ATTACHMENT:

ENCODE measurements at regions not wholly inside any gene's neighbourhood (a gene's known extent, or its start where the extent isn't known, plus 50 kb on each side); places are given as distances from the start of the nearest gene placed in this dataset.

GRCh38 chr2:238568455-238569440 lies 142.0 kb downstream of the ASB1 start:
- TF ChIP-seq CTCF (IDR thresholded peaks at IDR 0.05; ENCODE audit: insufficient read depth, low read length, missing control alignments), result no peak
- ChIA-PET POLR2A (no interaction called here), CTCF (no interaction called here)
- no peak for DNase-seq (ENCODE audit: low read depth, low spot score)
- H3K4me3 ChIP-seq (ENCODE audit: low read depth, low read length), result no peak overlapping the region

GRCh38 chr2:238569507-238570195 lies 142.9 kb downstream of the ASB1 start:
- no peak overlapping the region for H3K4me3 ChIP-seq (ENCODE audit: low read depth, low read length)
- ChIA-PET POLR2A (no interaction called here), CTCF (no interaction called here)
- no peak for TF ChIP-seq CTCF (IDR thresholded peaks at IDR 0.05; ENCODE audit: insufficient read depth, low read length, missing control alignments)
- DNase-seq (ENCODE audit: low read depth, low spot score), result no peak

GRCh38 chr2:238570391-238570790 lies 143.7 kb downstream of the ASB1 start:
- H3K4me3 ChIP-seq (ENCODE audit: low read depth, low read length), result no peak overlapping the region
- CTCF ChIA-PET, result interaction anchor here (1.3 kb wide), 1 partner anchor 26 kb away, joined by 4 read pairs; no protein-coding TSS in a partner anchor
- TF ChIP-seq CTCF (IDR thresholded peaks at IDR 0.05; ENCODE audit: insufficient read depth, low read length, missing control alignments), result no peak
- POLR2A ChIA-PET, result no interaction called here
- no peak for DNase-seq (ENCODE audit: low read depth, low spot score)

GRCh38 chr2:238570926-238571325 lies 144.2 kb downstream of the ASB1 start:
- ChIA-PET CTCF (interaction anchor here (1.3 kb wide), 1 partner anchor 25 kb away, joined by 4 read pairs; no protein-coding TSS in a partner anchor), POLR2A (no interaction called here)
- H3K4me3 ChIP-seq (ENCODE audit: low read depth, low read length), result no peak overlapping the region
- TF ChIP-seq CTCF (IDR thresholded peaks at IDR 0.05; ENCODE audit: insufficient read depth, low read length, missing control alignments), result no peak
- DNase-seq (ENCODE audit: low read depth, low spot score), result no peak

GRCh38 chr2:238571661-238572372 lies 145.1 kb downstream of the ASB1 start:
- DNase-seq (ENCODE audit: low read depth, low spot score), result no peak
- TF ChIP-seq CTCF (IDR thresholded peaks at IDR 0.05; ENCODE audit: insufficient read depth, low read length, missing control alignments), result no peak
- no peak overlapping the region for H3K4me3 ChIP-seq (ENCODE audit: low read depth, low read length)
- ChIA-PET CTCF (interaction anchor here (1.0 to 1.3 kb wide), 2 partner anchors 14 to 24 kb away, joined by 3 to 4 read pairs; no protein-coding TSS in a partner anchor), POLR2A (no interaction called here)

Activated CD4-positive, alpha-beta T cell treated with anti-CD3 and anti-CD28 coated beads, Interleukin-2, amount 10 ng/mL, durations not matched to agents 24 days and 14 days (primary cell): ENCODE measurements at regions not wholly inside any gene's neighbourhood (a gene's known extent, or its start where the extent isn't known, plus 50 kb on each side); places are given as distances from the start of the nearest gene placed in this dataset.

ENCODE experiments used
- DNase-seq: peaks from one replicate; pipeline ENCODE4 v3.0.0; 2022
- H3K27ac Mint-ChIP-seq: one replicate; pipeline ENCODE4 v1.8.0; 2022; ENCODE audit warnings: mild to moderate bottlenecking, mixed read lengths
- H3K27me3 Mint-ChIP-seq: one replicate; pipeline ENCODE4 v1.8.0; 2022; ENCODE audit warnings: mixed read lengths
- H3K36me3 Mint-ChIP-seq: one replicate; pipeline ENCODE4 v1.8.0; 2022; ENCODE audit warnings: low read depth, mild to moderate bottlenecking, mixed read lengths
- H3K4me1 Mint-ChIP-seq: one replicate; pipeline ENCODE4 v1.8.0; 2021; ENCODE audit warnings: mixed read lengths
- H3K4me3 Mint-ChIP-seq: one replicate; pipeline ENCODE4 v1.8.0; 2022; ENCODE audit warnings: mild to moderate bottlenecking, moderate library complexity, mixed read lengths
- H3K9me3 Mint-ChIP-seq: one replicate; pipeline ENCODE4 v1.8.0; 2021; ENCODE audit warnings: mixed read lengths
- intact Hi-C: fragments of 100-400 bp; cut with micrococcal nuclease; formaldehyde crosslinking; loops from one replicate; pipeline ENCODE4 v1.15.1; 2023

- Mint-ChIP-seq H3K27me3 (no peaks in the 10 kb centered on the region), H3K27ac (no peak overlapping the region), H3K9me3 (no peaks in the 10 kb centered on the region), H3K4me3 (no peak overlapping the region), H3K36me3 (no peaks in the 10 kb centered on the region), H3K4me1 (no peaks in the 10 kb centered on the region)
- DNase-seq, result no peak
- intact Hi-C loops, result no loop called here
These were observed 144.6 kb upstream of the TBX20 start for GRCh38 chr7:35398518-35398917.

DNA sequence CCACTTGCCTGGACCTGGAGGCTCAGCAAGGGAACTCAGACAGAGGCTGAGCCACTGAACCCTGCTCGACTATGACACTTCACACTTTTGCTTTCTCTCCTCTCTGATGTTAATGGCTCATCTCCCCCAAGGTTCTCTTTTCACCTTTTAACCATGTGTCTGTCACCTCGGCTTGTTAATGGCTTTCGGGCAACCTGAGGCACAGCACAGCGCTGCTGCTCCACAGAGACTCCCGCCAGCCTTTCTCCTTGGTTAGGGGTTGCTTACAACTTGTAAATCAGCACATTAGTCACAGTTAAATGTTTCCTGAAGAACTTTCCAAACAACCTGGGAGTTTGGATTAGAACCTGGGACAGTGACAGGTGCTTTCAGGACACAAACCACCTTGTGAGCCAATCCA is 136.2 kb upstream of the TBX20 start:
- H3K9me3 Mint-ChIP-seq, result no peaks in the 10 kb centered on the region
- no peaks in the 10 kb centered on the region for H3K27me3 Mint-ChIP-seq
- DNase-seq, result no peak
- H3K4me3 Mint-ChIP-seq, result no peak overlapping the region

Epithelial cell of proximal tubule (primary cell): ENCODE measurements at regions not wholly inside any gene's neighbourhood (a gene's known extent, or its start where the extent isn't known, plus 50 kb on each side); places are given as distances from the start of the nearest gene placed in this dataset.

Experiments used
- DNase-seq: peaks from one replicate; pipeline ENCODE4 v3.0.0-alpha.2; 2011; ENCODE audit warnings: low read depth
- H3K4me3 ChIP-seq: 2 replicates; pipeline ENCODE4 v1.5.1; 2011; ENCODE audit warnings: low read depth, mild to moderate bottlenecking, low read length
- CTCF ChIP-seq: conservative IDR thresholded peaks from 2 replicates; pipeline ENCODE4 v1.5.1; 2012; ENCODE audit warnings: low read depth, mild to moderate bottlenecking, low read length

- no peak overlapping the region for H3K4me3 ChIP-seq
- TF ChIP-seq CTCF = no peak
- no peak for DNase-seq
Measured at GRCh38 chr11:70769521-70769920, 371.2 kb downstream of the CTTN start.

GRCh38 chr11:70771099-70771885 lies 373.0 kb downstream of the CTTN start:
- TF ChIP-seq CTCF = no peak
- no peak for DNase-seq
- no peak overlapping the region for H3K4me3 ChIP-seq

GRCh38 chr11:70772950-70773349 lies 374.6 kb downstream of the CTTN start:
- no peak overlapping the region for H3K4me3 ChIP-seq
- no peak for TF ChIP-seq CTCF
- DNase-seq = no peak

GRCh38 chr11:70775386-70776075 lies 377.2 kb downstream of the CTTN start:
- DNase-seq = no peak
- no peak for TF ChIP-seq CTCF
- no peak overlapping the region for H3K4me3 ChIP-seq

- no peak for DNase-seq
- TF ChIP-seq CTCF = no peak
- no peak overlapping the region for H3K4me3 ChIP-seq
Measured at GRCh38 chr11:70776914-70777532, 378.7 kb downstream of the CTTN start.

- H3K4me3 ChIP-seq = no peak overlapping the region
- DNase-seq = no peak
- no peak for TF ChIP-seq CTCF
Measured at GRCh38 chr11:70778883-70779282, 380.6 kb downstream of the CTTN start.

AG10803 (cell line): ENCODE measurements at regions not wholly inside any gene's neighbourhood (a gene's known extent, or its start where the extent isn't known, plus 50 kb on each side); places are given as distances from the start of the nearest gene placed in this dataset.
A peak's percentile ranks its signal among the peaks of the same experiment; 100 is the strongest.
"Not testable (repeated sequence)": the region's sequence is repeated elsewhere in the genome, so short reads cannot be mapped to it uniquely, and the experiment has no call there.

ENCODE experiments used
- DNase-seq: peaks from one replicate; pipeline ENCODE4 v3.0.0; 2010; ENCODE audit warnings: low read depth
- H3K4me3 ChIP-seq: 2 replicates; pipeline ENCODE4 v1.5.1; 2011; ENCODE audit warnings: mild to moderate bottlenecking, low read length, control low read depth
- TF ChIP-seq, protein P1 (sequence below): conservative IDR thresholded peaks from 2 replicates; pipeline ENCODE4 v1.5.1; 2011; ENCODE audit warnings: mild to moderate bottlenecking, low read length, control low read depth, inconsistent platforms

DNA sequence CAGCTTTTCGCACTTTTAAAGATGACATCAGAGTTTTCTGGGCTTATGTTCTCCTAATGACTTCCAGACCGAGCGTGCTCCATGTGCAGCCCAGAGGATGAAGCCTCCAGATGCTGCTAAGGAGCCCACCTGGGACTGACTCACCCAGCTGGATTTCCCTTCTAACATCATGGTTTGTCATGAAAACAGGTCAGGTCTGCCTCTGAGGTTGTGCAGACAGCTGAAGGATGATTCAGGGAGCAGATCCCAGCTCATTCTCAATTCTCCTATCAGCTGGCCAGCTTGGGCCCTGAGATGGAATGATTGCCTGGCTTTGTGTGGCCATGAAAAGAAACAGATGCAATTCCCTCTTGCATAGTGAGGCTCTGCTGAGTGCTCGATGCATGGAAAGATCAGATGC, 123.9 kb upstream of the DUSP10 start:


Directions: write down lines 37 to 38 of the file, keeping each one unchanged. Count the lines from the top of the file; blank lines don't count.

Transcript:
- intact Hi-C: fragments of 100-400 bp; cut with micrococcal nuclease; formaldehyde crosslinking; loops from one replicate; pipeline ENCODE4 v1.15.1; 2023

- Mint-ChIP-seq H3K27me3 (no peaks in the 10 kb centered on the region), H3K27ac (no peak overlapping the region), H3K9me3 (no peaks in the 10 kb centered on the region), H3K4me3 (no peak overlapping the region), H3K36me3 (no peaks in the 10 kb centered on the region), H3K4me1 (no peaks in the 10 kb centered on the region)